詩人シルヴィア・プラスの息子で生物学者のNicholas Hughes氏が母親の自殺のほぼ半世紀後に自殺。「鬱病」を患っていたという。また、アラスカ大学を辞職したというが、これも「鬱病」のためであろう。シルヴィア・プラスの自殺の背後には、夫Ted HughesとAssia Wevillとの不倫があったわけだが、シルヴィア・プラスの死後継母としてNicholasらを育てていたAssiaも1967年に自殺している。
March 24, 2009
Son of Sylvia Plath Commits Suicide
By ANAHAD O’CONNOR
Nicholas Hughes, the son of the poet and novelist Sylvia Plath and the British Poet Laureate Ted Hughes, killed himself at his home in Alaska, nearly a half-century after his mother and stepmother took their own lives, according to a statement from his sister.
Mr. Hughes, 47, was a fisheries biologist who studied stream fish and spent much of his time trekking across Alaska on field studies. Shielded from stories about his mother’s suicide until he was a teenager, Mr. Hughes had lived an academic life largely outside the public eye. But friends and family said he had long struggled with depression.
Last Monday, he hanged himself at his home in Alaska, his sister, Frieda Hughes, said over the weekend.
“It is with profound sorrow that I must announce the death of my brother, Nicholas Hughes, who died by his own hand on Monday 16th March 2009 at his home in Alaska,” she said in a statement to the Times of London. “He had been battling depression for some time.”
Mr. Hughes’s early life was darkened by shadows of depression and suicide. Ms. Plath explored the themes in her 1963 novel “The Bell Jar,” which follows an ambitious college student who tries to kill herself after suffering a nervous breakdown while interning at a New York City magazine. The novel reflected Ms. Plath’s own experiences, including her early struggles with depression and her attempt at suicide while working at Mademoiselle in New York as a college student.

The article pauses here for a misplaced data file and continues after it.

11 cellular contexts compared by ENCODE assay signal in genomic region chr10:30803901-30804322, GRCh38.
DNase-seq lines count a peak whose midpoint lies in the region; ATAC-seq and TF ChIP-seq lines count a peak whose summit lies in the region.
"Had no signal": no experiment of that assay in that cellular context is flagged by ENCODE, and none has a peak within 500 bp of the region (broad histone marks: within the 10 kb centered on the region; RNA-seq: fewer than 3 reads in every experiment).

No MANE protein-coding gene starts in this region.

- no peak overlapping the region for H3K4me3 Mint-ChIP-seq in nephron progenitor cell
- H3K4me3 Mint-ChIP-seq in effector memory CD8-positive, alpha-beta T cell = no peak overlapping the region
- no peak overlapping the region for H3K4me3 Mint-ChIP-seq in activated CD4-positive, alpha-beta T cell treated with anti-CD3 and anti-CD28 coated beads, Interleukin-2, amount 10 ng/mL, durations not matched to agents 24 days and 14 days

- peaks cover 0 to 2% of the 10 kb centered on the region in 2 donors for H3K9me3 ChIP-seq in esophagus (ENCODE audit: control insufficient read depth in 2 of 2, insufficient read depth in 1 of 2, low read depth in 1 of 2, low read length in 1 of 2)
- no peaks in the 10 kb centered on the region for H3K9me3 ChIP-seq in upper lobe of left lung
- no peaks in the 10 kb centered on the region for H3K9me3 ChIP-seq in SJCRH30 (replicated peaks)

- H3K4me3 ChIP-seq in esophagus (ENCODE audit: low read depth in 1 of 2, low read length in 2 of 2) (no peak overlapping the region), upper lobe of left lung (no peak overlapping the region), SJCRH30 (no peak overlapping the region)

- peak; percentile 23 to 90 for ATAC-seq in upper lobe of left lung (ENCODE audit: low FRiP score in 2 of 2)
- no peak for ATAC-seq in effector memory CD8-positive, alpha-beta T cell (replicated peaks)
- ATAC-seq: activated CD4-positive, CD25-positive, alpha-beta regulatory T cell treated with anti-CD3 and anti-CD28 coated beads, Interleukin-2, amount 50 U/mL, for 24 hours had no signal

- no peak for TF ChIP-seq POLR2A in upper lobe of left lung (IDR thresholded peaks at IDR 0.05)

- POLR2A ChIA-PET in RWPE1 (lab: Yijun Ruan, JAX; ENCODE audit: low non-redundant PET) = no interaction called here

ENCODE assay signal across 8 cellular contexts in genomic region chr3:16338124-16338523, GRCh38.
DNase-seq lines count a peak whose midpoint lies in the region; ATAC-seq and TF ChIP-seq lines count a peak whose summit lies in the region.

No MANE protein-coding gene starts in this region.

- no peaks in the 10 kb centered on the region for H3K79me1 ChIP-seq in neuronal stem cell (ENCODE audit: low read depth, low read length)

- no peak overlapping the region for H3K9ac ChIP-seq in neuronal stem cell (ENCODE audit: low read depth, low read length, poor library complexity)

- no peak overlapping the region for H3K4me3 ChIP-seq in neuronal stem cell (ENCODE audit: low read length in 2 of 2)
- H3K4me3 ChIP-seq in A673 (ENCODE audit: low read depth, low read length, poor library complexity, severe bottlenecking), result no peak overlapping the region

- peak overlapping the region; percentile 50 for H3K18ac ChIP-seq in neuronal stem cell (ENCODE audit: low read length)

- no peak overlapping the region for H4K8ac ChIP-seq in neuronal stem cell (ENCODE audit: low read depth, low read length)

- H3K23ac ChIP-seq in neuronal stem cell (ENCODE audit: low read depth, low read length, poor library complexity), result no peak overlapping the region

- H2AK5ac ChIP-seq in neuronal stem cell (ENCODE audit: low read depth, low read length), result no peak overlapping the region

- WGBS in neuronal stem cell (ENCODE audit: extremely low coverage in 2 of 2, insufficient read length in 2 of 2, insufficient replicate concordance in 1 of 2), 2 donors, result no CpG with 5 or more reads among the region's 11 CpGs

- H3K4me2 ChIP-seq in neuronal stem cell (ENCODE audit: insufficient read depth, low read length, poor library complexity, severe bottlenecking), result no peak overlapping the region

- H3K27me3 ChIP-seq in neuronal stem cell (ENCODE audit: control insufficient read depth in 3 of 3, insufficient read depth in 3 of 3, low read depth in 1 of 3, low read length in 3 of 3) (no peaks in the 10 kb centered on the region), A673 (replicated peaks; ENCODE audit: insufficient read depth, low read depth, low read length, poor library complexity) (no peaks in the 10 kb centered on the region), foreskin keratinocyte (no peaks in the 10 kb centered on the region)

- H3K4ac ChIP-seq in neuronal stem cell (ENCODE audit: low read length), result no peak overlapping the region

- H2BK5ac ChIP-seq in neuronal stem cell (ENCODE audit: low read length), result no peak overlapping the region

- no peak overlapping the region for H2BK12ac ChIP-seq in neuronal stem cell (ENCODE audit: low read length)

After a stay at a mental institution, Ms. Plath went on to study poetry at Cambridge University, where she met Ted Hughes, who was on his way to world fame as a poet. The two were married in 1956, and had two children — Nicholas and Frieda — but separated in 1962 after Mr. Hughes began an affair with another woman, Assia Wevill. Ms. Plath killed herself at the age of 30 by sticking her head in an oven in her London home on Feb. 11, 1963, as Nicholas and Frieda slept nearby.
Six years later, Ms. Wevill, who had helped raise Nicholas and Frieda after Ms. Plath’s death, killed herself and her 4-year-old daughter, Shura. Ms. Wevill styled the murder-suicide in the same manner, using a gas stove.
Mr. Hughes, who became Poet Laureate in 1984 and was widely regarded as one of the greatest poets of his generation, resisted speaking openly about the deaths for many years. But in his last poetic work, “Birthday Letters,” published in 1998, he finally broke his silence and explored the theme. He died the same year, as the book — in some ways considered a quest for redemption — was climbing best-seller lists.
Mr. Hughes was said to have protected his children from details about their mother’s suicide for many years. But in at least one poem he seemed to indicate that Nicholas, who was only 1 at the time of her death, was pained even as a small child, recalling in one stanza how Nicholas’s eyes “Became wet jewels/ The hardest substance of the purest pain/ As I fed him in his high white chair.”
Nicholas had a passion for wildlife, particularly fish. As a young adult he studied at the University of Oxford, where he obtained a bachelor of science degree in 1984 and a master of arts degree in 1990. Afterward, he traveled to the United States, earning a doctoral degree from the University of Alaska Fairbanks, where he became an assistant professor at the School of Fisheries and Ocean Science. According to the University, Mr. Hughes was an expert in “stream salmonid ecology” and carried out his research in Alaska and New Zealand. He resigned from the faculty in 2006 but continued his research, the school said.
One graduate student there, Lauren Tuori, recalled a peculiar habit of Mr. Hughes’s, saying he would often “seek out a larch tree in a forest of spruce.”
She added, “Alaska could use more biologists like Nick who still display wonder at the small things around them.”